- Residential Market
- Light Commercial Market
- Commercial Market
- Indoor Air Quality
- Components & Accessories
- Residential Controls
- Commercial Controls
- Testing, Monitoring, Tools
- Services, Apps & Software
- Standards & Legislation
- EXTRA EDITION
But Whittman quickly focused in on the topic of implementing change. One key to success is to create a "culture of discipline," according to Whittman.
"You can spend countless hours of putting spreadsheets together, but if you don't have a culture of discipline, it won't amount to a hill of beans," he said.
Whittman said there are various building blocks, which should define the structure of any organization. His suggestions included:
Planning StrategyOne of the ISL sessions centered around the organization's "Performance Marketing Planner." The elements of this marketing tool include:
Gauging ExpensesSince most of the ISL contractor members include residential service in their business mix, Whittman asked attendees why monthly operating expenses are higher for residential service.
"Customer transactions per day drive operating expenses," he said. "That could be a good reason why service contractors who go into new construction have a hard time making a profit - because they are set up differently from a typical new construction contractor."
Whittman suggested that contractors take their business mix into consideration when they are figuring the gross margin equation, stating, "Remember that operating expenses plus net profit equal gross margins."
Pointing to differences in residential service, commercial service, and new construction, Whittman said, "The margins for each business mix are different. As you look at each mix, you have to identify strengths, opportunities, weaknesses, and threats to each mix."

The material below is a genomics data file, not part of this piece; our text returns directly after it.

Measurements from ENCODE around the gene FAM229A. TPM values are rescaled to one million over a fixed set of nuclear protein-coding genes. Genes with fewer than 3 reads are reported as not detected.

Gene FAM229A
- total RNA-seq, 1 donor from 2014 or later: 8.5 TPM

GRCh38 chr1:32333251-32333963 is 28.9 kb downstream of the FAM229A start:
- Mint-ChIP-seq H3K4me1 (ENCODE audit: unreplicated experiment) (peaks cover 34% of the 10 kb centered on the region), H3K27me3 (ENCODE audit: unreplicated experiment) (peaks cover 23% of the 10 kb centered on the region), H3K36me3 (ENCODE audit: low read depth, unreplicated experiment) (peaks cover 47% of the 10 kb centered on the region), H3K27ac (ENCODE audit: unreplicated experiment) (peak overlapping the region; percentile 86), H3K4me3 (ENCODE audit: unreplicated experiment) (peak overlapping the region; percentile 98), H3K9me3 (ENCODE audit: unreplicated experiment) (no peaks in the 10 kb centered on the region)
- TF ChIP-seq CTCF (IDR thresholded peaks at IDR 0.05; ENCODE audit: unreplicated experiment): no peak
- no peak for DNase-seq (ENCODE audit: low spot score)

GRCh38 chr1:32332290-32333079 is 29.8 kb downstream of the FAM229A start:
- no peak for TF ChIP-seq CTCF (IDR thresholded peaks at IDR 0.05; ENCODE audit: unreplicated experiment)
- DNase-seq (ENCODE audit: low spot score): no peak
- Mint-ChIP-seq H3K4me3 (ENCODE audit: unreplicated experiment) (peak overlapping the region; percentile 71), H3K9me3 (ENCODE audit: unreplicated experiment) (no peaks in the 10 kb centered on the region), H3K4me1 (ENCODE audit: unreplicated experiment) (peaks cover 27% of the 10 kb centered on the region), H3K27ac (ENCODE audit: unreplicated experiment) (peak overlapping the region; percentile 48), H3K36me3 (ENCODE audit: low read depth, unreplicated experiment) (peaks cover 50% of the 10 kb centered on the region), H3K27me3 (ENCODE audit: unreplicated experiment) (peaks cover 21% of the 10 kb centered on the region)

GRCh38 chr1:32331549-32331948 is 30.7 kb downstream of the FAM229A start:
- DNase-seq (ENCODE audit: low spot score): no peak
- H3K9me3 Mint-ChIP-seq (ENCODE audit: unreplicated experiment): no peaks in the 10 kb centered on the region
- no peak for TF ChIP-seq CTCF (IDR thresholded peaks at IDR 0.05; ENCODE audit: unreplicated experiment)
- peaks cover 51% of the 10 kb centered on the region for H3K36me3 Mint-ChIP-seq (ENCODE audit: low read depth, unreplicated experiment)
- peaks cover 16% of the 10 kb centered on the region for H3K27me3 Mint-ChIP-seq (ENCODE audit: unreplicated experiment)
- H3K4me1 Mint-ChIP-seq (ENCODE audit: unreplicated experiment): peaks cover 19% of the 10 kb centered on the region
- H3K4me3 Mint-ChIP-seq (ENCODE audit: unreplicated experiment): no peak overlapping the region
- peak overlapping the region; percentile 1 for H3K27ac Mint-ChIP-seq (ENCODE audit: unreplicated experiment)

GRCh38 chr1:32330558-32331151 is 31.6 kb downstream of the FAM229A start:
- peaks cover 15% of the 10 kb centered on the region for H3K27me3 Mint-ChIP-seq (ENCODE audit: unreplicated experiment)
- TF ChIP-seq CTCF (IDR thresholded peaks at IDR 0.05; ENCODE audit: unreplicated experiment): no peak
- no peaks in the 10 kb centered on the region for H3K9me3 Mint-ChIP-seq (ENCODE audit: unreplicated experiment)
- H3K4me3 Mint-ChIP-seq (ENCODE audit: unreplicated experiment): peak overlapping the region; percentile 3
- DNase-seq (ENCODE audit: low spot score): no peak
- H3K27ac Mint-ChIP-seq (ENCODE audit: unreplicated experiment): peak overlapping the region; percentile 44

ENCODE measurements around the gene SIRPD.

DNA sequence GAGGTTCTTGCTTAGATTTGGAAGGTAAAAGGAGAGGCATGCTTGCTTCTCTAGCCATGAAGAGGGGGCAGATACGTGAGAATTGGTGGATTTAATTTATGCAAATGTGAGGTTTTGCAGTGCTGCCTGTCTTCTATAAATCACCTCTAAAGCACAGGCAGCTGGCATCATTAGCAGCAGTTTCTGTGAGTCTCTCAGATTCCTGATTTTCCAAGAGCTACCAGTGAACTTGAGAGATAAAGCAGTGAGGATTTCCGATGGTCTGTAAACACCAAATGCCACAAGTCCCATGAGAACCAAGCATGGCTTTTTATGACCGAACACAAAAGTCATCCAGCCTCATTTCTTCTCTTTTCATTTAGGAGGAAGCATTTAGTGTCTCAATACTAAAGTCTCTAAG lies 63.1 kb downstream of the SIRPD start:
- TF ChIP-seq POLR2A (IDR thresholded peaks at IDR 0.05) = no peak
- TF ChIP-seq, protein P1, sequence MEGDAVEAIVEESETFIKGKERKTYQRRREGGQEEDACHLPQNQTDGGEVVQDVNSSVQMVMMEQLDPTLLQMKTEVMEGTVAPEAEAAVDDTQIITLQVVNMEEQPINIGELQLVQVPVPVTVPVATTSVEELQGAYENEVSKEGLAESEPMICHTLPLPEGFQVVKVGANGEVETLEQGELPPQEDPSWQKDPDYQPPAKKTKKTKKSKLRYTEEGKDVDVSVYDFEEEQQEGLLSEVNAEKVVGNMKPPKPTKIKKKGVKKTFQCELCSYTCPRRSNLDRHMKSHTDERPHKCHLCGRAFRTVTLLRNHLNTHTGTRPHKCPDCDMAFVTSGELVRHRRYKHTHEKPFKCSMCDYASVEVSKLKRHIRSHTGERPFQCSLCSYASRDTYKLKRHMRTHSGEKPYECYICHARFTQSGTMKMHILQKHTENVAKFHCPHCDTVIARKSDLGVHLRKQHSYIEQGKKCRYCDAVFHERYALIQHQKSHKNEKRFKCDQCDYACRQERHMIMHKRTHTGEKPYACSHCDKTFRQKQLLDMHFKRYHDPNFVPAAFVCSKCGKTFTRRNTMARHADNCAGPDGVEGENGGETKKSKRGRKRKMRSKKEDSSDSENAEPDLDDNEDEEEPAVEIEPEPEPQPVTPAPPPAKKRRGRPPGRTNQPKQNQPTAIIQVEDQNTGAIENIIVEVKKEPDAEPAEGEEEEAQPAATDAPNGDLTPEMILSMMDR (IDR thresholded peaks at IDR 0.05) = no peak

The Marketing CycleWhittman said the purpose of planning is to meet the four phases of the marketing cycle of business: high demand, low demand, demand downswing, and demand upswing. He outlined the characteristics and ISL's recommended strategy for each phase.
In periods of high demand, the objective is to make a profit, build future business, and monitor expenses, said Whittman. The goal is to respond to customer needs. The marketing strategy should be moderate, involving 6 to 8 percent of sales revenue.
When demand is low, the objective is to generate cash, make a profit, and control expenses. The strategy is to offer discount replacement specials. The marketing strategy should be aggressive, involving 8 to 11 percent of sales revenue.
During a demand downswing, the objective is to generate cash, make a profit, and control expenses. The strategy is to offer agreement tuneups, off-season specials, and sell accessories. The marketing strategy is moderate, involving 6 to 8 percent of sales revenues.
When demand is on the upswing, the objective is to make a profit, build future business, and monitor expenses. The strategy is to offer tuneup and preseason replacement specials. The marketing strategy should be aggressive, involving 8 to 11 percent of sales revenue.
Publication date: 12/29/2003